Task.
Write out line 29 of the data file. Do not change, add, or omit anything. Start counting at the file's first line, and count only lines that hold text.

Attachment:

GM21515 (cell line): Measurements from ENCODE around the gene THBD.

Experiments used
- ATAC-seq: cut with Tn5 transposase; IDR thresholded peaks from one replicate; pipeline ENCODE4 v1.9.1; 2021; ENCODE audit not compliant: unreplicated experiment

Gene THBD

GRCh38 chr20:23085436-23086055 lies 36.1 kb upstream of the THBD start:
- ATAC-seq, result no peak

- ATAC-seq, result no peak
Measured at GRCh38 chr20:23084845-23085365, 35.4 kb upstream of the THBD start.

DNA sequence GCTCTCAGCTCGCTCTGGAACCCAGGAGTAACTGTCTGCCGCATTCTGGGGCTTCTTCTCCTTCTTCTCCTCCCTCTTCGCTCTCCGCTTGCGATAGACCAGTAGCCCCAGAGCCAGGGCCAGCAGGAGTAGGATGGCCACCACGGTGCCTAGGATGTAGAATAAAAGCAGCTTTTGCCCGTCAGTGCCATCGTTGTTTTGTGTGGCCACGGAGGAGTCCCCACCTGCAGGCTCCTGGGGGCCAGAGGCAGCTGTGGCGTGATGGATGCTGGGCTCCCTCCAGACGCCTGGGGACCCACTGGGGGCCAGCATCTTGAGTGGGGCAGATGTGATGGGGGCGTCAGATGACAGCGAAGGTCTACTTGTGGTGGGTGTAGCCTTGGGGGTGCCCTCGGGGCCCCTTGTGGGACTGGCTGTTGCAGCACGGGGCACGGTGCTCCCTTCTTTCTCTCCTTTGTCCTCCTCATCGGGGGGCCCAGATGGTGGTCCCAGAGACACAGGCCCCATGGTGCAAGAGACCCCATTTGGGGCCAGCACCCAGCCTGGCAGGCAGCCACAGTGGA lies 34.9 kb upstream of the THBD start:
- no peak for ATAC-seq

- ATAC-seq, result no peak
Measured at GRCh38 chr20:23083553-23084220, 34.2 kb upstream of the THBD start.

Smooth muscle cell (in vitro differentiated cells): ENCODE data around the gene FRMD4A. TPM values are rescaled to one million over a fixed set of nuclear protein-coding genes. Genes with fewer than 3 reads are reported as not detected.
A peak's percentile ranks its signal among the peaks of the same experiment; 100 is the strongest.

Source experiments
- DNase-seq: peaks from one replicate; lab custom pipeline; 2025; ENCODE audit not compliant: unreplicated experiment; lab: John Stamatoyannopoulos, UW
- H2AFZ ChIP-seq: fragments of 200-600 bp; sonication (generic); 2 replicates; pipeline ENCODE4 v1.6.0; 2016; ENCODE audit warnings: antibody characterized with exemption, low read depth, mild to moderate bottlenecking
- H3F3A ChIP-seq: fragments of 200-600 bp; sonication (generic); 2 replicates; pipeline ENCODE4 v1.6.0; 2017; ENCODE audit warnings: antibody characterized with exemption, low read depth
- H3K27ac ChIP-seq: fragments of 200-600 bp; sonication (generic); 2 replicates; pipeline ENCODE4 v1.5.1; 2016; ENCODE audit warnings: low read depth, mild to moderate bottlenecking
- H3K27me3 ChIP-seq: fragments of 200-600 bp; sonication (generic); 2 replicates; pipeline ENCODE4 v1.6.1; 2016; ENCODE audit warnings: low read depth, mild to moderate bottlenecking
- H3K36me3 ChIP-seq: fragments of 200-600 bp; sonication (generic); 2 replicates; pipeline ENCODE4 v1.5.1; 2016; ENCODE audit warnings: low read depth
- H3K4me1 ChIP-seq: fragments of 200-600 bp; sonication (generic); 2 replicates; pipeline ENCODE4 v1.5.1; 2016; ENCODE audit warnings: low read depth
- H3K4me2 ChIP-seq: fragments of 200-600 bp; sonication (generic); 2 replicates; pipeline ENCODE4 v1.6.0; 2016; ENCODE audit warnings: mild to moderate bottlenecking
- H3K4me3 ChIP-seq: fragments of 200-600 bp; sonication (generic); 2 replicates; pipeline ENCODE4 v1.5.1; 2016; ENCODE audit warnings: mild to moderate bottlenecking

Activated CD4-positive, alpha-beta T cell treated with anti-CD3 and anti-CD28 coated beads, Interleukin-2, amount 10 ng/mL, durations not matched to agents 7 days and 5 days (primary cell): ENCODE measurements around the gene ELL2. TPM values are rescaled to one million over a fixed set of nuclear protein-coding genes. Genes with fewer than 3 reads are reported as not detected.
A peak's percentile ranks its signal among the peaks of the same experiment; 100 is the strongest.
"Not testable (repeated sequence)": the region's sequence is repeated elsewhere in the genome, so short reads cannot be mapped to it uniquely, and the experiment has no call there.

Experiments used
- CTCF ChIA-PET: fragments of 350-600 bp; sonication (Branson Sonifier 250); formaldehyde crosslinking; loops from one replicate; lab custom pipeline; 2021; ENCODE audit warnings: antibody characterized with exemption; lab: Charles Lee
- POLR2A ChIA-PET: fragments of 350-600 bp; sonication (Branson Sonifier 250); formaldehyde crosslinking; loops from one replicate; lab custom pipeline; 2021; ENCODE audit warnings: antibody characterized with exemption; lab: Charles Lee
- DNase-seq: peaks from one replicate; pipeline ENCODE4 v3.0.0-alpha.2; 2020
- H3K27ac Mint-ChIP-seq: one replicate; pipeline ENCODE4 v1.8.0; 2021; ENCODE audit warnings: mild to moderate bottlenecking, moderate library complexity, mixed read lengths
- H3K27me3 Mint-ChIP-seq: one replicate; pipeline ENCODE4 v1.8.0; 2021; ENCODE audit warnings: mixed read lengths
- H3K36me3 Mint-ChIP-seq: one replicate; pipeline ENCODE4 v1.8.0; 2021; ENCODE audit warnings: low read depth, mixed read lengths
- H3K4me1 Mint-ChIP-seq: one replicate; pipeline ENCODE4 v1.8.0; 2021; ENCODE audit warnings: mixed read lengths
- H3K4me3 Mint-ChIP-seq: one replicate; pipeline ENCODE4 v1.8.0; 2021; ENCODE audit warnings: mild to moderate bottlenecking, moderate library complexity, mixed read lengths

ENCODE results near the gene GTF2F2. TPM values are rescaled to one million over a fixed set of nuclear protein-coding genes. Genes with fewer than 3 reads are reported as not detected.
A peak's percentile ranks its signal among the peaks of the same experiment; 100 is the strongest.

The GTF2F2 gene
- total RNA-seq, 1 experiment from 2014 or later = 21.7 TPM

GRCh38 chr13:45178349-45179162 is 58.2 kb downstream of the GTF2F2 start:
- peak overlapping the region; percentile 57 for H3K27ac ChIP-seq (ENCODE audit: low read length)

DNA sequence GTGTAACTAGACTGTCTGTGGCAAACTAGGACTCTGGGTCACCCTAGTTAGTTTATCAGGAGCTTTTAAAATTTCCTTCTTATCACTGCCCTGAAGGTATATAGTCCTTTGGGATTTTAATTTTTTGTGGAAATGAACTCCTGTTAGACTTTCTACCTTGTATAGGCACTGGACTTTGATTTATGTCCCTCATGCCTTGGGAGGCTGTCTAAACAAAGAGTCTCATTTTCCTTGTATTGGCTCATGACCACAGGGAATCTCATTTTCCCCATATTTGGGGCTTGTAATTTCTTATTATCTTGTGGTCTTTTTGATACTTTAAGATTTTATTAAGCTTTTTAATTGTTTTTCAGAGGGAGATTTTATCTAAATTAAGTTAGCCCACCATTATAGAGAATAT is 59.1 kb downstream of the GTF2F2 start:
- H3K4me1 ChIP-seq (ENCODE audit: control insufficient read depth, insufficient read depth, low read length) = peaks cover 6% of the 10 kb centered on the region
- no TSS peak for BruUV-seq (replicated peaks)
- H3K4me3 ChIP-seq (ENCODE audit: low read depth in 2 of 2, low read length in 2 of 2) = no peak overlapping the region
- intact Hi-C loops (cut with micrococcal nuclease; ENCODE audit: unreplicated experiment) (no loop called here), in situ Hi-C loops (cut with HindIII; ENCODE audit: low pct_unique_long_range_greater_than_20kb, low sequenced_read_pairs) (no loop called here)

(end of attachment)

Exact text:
- CTCF ChIA-PET: fragments of 350-600 bp; sonication (Branson Sonifier 250); formaldehyde crosslinking; loops from one replicate; lab custom pipeline; 2021; ENCODE audit warnings: antibody characterized with exemption; lab: Charles Lee